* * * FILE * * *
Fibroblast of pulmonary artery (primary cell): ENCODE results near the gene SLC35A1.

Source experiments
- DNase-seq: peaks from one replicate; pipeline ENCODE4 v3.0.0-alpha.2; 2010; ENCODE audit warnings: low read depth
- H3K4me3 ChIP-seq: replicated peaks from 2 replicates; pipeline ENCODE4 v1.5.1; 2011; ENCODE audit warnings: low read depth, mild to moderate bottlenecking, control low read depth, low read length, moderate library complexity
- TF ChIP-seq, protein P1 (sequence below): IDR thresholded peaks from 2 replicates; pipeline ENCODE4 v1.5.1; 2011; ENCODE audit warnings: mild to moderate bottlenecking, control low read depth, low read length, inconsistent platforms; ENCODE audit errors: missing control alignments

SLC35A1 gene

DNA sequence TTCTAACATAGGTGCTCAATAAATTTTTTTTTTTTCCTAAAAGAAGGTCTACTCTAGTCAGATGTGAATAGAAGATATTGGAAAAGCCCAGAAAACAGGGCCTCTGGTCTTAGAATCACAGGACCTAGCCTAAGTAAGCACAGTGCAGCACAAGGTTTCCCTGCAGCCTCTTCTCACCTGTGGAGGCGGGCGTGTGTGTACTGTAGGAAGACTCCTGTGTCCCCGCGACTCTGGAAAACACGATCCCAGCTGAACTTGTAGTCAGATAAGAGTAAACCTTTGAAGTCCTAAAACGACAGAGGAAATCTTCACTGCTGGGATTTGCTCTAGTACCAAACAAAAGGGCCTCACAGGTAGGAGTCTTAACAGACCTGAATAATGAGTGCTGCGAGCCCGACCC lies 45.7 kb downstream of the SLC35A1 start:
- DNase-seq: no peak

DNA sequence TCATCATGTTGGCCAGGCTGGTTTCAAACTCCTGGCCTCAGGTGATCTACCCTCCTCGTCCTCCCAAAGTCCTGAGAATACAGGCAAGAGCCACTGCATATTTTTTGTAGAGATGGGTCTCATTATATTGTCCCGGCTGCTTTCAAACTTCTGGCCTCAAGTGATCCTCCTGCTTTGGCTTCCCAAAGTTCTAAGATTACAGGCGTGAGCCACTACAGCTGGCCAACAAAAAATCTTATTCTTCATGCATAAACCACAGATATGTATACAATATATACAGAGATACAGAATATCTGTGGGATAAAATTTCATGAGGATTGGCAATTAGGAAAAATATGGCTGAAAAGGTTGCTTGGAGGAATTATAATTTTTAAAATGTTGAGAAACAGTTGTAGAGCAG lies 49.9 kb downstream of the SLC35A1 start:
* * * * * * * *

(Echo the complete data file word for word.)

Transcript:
Fibroblast of pulmonary artery (primary cell): ENCODE results near the gene SLC35A1.

Source experiments
- DNase-seq: peaks from one replicate; pipeline ENCODE4 v3.0.0-alpha.2; 2010; ENCODE audit warnings: low read depth
- H3K4me3 ChIP-seq: replicated peaks from 2 replicates; pipeline ENCODE4 v1.5.1; 2011; ENCODE audit warnings: low read depth, mild to moderate bottlenecking, control low read depth, low read length, moderate library complexity
- TF ChIP-seq, protein P1 (sequence below): IDR thresholded peaks from 2 replicates; pipeline ENCODE4 v1.5.1; 2011; ENCODE audit warnings: mild to moderate bottlenecking, control low read depth, low read length, inconsistent platforms; ENCODE audit errors: missing control alignments

SLC35A1 gene

DNA sequence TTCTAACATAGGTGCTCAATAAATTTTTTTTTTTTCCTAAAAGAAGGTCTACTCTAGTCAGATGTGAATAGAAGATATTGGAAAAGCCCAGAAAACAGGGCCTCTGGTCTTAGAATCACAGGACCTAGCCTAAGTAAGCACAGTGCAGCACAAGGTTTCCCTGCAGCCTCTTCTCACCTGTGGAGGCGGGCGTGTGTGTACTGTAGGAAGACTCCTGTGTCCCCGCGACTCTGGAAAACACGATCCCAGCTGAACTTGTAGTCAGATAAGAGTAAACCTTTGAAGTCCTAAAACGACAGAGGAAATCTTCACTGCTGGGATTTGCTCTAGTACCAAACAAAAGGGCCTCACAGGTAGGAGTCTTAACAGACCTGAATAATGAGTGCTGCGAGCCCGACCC lies 45.7 kb downstream of the SLC35A1 start:
- DNase-seq: no peak

DNA sequence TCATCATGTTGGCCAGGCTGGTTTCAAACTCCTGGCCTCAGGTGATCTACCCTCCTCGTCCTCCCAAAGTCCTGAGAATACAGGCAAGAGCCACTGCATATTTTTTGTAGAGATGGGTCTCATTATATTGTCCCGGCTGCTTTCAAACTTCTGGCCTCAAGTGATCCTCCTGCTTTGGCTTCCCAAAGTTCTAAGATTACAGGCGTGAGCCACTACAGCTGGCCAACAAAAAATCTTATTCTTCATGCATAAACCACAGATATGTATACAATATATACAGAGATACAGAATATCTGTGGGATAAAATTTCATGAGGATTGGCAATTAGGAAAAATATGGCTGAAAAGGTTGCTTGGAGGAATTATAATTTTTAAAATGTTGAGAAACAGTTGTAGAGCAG lies 49.9 kb downstream of the SLC35A1 start: